Don't miss

Replay


LATEST SHOWS

ENCORE!

Greece: Creativity in a time of crisis

Read more

BUSINESS DAILY

French growth grinds to a halt over strikes

Read more

IN THE PAPERS

Norway will 'move mountains' for Nordic neighbour Finland

Read more

IN THE PAPERS

French media ban on naming jihadists: 'Good intention, bad result'

Read more

EYE ON AFRICA

Gigantic snails are a delicacy in Ivory Coast

Read more

MEDIAWATCH

Hollande and Valls tell Trump: 'France is still France!'

Read more

THE DEBATE

It's all about Trump: How effective will the Democratic Party campaign be?

Read more

FOCUS

Indian women on frontline of battle against alcohol

Read more

FRENCH CONNECTIONS

35 hours: Are French workers lazy?

Read more

Europe

Ex-spokeswoman for UN Yugoslavia war court goes on trial

Video by Catherine NORRIS TRENT

Text by NEWS WIRES

Latest update : 2009-06-15

Frenchwoman Florence Hartmann, a former spokesperson for the UN's war crimes court for the former Yugoslavia, goes on trial for disclosing classified information in a book published in 2007. If found guilty, she risks seven years in jail.

AFP - Florence Hartmann, a former spokeswoman of the UN's Yugoslav war crimes court, goes on trial before her former employer on Monday, risking seven years in jail for publishing classified information.
  
Hartmann, a 46-year-old French national, stands accused of wilfully disclosing confidential facts in a 2007 book she wrote about the workings of the International Criminal Tribunal for the former Yugoslavia (ICTY), and in a later published article.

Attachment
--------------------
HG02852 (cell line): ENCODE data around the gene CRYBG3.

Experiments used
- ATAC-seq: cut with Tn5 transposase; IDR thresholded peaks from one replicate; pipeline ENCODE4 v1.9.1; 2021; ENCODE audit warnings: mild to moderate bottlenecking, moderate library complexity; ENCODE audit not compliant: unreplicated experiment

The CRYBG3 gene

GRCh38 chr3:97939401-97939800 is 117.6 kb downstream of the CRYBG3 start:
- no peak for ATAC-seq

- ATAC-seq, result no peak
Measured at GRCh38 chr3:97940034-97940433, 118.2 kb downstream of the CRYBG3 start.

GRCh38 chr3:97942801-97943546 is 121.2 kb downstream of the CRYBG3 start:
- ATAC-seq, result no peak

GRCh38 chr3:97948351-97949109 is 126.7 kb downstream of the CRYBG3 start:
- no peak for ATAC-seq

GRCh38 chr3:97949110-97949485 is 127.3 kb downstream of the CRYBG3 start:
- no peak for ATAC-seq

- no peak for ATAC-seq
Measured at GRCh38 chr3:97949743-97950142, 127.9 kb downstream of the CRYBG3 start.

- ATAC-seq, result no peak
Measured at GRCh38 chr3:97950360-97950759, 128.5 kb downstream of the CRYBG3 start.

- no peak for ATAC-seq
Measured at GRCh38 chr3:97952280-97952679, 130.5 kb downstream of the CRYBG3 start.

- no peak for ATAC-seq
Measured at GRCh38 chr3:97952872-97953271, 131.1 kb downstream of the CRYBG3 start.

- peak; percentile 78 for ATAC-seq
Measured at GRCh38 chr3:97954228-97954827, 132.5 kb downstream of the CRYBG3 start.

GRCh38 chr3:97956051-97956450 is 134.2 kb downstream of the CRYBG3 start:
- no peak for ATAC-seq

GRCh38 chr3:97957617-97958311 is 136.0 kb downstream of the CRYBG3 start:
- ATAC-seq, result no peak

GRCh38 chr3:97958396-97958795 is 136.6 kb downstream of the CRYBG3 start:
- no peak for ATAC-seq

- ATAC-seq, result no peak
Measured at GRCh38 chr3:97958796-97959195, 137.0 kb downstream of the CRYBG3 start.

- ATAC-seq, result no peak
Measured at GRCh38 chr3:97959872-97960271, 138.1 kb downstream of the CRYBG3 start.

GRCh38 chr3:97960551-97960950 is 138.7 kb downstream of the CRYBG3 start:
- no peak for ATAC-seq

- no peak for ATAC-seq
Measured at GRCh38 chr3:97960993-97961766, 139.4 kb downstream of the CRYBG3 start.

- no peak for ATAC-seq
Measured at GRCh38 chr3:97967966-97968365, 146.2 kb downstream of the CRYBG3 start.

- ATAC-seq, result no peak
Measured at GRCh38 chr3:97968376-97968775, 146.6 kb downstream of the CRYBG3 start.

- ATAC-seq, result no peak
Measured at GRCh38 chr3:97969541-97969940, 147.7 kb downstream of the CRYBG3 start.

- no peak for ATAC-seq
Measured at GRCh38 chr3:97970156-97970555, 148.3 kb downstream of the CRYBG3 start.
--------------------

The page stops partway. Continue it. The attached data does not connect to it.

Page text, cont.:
But her lawyer, Guenael Mettraux, will argue the information had been in the public domain anyway.
  
"The tribunal itself referred to these confidential decisions in a number of public decisions," he told AFP ahead of the trial.
  
Hartmann covered the Balkan wars of the 1990s as a journalist for the French newspaper Le Monde and went on to become spokeswoman for the former chief war crimes prosecutor Carla Del Ponte from 2000 to 2006.
  
After leaving she published a book, "Peace and Punishment: The Secret Wars of Politics and International Justice" and wrote several articles on the court's work, notably for Paris Match magazine.
  
The information she published allegedly implicates the Serbian state in the 1995 massacre of some 8,000 Muslim men and boys in Srebrenica, Bosnia. It was sourced from two appeal chamber decisions in the trial of the late Serbian strongman Slobodan Milosevic.
  
Hartmann's trial on two counts of contempt will take place from Monday to Wednesday this week.
  
Supporters, including fellow journalists, are circulating a petition on the Internet for the case to be dropped, and are planning a demonstration outside the court as well as in Geneva and Sarajevo on Monday.
  
"Mrs. Florence Hartmann was merely doing her duty as a journalist, by rigorously searching for and publicising the truth," states the document.
  
"In ordering Mrs. Hartmann to appear before a court set up to ... judge the perpetrators of genocide, this prosecution will tarnish the image of the international justice system."
  
Hartmann risks a jail term of up to seven years or a fine of 100,000 euros (about 139,000 dollars).
  
She refused to enter a plea on her first appearance in November last year, prompting the tribunal to enter a not guilty plea on her behalf.
  
The court has to date fined four journalists for contempt, one of whom also served a three-month jail sentence, for revealing the identities of protected witnesses.

Date created : 2009-06-15

COMMENT(S)